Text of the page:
PDC…..Week 12

Not much to report from the penultimate PDC class as we spent most of the day working on our final designs.

We did however, take a brief look at seed saving, propagation (sowing seed and taking cuttings) and an introduction to grafting.

During the week I found this great link at the Permaculture Research Institute site which features the permaculture garden at the property where we’ve been doing our PDC. Our teacher, Cam Wilson, has also started an informative blog which can be found here.

Meanwhile…….this is probably a good place to update what’s been happening around the home front while I’ve focussed on writing about the PDC.

I started planting out those tomatoes in the second week of September, because we’d had a few warm days and I thought, that’s it, spring’s here. But no, the weather turned cold again and the tomatoes began to look very sick. One died. I’d almost given up on them and was cursing my impatience, when finally, the weather began to turn around, and how! Ten days of over-30’s temperatures sure picked them up. They’ve been getting fortnightly doses of Seasol and potash (not tried the potash before, but doing so on Peter Cundall’s recommendation) and they’re now looking much better. I’ve put 4 varieties in wicking boxes to try—Roma, Black Russian, Green Grape and Green Zebra. I also bought 3 black recycled plastic tubs at Bunnings, billed as tomato tubs and have Black Zebra, Black Russian and Grosse Lisse in those, up on the deck, beside the house. So, after a bad start it might be a good tomato year after all.

The hot weather cured the first 2 batches of garlic so I picked those—60 nice bulbs in all—now hanging up under the house to dry. There’s still another 20 or so to pick, but they were planted later and haven’t started to cure yet.

A dozen capsicums have gone into 3 wicking boxes (4 to a box) and 3 more wicking boxes are planted up with butter beans. Another box was sown with golfball-sized carrots (Thumbelina variety from Edens) and they’re almost a pickable size. One day I’ll try long carrots in a wicking box.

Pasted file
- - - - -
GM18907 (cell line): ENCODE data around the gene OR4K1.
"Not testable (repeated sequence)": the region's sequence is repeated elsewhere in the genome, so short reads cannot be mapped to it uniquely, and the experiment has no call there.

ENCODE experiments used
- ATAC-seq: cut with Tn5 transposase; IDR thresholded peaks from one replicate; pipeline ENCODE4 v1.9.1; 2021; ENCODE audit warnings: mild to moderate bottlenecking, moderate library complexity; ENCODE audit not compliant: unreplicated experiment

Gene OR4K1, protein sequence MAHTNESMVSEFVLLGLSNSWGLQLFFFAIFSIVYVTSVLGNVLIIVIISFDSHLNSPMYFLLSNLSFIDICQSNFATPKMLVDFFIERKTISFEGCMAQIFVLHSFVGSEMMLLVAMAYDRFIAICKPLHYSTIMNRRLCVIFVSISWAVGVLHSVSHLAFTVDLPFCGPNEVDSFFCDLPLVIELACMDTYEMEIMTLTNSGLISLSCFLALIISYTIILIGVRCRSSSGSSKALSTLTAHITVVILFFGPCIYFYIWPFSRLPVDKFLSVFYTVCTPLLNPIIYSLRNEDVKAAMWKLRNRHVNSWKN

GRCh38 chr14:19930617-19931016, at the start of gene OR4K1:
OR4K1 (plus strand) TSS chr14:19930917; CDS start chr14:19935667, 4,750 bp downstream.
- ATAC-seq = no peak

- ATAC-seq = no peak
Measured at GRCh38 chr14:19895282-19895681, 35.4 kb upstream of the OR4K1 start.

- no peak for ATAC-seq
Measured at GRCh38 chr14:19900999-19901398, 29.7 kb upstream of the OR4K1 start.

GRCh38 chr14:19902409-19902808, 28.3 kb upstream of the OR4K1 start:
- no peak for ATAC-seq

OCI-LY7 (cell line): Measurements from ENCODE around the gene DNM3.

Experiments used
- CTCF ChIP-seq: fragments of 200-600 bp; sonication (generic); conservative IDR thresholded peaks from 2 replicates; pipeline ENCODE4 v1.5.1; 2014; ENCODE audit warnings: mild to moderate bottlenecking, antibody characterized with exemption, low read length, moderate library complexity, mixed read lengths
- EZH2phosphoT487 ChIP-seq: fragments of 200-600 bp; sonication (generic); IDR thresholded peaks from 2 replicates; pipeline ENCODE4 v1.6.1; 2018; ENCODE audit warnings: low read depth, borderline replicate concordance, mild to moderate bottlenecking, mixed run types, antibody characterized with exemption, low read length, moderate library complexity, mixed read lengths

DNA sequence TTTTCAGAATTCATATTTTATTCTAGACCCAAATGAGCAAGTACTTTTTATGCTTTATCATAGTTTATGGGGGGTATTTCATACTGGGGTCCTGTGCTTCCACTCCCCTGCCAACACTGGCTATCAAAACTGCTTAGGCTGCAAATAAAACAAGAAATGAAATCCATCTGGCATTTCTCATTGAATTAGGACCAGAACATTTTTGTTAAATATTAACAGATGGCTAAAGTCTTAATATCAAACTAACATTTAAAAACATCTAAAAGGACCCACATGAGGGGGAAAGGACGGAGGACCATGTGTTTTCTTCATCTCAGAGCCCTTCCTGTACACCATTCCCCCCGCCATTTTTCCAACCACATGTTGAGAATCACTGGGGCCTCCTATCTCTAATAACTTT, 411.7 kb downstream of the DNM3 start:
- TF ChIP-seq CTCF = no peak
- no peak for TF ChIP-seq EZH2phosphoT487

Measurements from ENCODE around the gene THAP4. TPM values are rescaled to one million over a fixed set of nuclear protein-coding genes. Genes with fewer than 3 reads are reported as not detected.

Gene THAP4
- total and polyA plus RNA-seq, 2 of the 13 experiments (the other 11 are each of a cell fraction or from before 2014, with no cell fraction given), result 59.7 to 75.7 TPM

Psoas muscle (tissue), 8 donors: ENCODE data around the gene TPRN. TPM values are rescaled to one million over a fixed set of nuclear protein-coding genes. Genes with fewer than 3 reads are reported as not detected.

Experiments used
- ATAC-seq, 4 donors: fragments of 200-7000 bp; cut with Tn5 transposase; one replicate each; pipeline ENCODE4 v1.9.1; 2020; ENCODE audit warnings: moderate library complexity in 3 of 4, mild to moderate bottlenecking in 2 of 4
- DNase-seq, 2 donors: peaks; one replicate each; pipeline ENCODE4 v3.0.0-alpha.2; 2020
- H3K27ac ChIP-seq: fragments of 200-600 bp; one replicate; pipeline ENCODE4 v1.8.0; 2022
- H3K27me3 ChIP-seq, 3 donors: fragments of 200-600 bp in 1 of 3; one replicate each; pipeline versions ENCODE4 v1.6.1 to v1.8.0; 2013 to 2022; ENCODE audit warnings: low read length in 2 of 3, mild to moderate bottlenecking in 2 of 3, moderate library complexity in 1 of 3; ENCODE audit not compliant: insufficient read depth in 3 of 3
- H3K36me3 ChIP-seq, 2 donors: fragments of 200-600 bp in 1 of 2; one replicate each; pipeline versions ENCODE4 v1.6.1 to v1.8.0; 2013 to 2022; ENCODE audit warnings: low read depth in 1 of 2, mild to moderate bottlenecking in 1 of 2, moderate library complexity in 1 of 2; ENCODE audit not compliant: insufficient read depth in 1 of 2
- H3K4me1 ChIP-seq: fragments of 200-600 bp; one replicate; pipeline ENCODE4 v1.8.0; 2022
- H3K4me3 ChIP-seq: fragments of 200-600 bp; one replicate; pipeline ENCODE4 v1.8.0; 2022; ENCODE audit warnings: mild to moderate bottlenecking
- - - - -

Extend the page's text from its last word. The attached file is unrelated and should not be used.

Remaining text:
I potted up 50 leek seedlings (this year I’ve tried the variety Blue Solaise from Phoenix Seeds in Tassie) and about a third have been planted out for next winter.

I’ve put out zucchini, cucumbers, button squash and pumpkins—2-3 varieties of each. Watermelons are still small; another couple of weeks till they’re ready.

Finally, I went to town with herbs and have dozens of seedlings still being planted out—sage, oregano, thyme, basil, tarragon.

I still need to get some shade structures in place in preparation for those 40 deg days we’re sure to be hit with later in the season. I’m copying Scarecrow’s poly pipe structures; they seem to work pretty well for her.

The unusually early hot weather we had has really coloured up the apricots. I’ve been watching to see if the rosellas find them. I don’t really want to go to all the trouble of netting the tree. So far, so good. I’ve picked a few to ripen inside, although I know tree-ripened is best.

Last day of November today and I picked the first zucchini of the season. It’s the Romanesco variety, one I haven’t grown before. Rather attractive—dark green skin with lighter green raised ribs (no photo, sorry—I cooked it for dinner!). As is usual with zucchinis, it grew from nothing to 20 cm long in (it seems) just a day.

November has been an odd month weatherwise. A week or two of 30-plus temperatures to begin with, then over 70 mm of rain at the end. Everything is lush and green. I wonder how long it’ll stay that way.

2 Responses to “PDC…..Week 12”

  1. simply.belinda Says:

    It certainly has been an unusual start to the season. I have my first zucchini fruit that has flowered but I am not totally sure it pollinated so I guess it is still a bit of a waiting game on whether it will get big enough for tea or not.

    Good Luck with your Final Design.

    Do you actually have to present your designs to the class or just hand in the drawings and documentation?

    Kind Regards


  2. foodnstuff Says:

    Hi Belinda, yes, we present the designs to the class. There were 2 projects, a 5-acre hobby farm and a community garden. Half the class is doing one and half the other, but as well as that, each group split into 2 sub-groups, so there will be 2 designs for each project, making 4 in all.


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